Study shows lifejackets could have prevented 180 water deathsÂ

RESEARCHERS have said lifejackets could save 180 or more lives a year.

Sunday, 8th July 2018, 8:54 pm
Updated Tuesday, 17th July 2018, 6:43 pm

According to new data, about 180 people died because they weren't wearing a lifejacket in UK waters in the last decade.

A study investigating how many of the 1,000-plus deaths recorded in British waters from 2007-2016 were avoidable, was carried out by international expert in drowning physiology, Professor Mike Tipton, and Dr Gemma Milligan, of the University of Portsmouth.

It was done as part of a collaborative project run by the Maritime and Coastguard Agency.

Sign up to our daily newsletter

The i newsletter cut through the noise

Anglers aged 41-50 are the most likely group to drown, according to the figures in the 10-year period studied, followed by kayakers and canoeists. About 4.2 million people, predominately men, are regular anglers in British waters.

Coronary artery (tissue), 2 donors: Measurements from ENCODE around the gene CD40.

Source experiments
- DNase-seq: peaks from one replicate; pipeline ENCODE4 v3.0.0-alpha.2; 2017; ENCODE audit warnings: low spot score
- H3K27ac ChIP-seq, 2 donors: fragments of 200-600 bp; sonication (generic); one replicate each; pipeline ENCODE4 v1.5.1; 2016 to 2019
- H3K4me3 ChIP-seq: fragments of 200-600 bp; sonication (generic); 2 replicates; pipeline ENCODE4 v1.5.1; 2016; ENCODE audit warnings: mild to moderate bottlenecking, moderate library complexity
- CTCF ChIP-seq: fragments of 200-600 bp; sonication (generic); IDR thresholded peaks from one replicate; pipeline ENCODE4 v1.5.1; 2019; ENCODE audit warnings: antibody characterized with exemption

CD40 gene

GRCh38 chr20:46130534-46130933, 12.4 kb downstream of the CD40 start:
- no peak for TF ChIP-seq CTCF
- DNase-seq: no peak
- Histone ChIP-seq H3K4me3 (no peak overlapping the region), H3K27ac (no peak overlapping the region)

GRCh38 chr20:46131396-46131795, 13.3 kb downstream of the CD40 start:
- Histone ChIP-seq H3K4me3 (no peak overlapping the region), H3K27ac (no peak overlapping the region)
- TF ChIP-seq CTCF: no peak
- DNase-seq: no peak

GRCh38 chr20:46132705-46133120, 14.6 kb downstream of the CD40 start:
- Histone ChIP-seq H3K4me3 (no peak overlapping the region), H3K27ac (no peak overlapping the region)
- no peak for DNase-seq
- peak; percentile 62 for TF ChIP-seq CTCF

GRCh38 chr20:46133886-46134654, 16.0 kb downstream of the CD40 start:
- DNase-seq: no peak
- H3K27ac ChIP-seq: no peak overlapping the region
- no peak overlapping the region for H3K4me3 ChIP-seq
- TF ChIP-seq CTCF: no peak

Professor Tipton said: '˜It is a reflection of our lack of respect for, and understanding of, water safety, and the great danger represented by water, that so many of us work and play on the water without taking the simple step of wearing a lifejacket.

'˜It's a tragedy that not wearing a lifejacket can lead to a death that was easily avoidable.'

Lifejackets help save lives because they keep a person afloat, keeping their airway clear of water.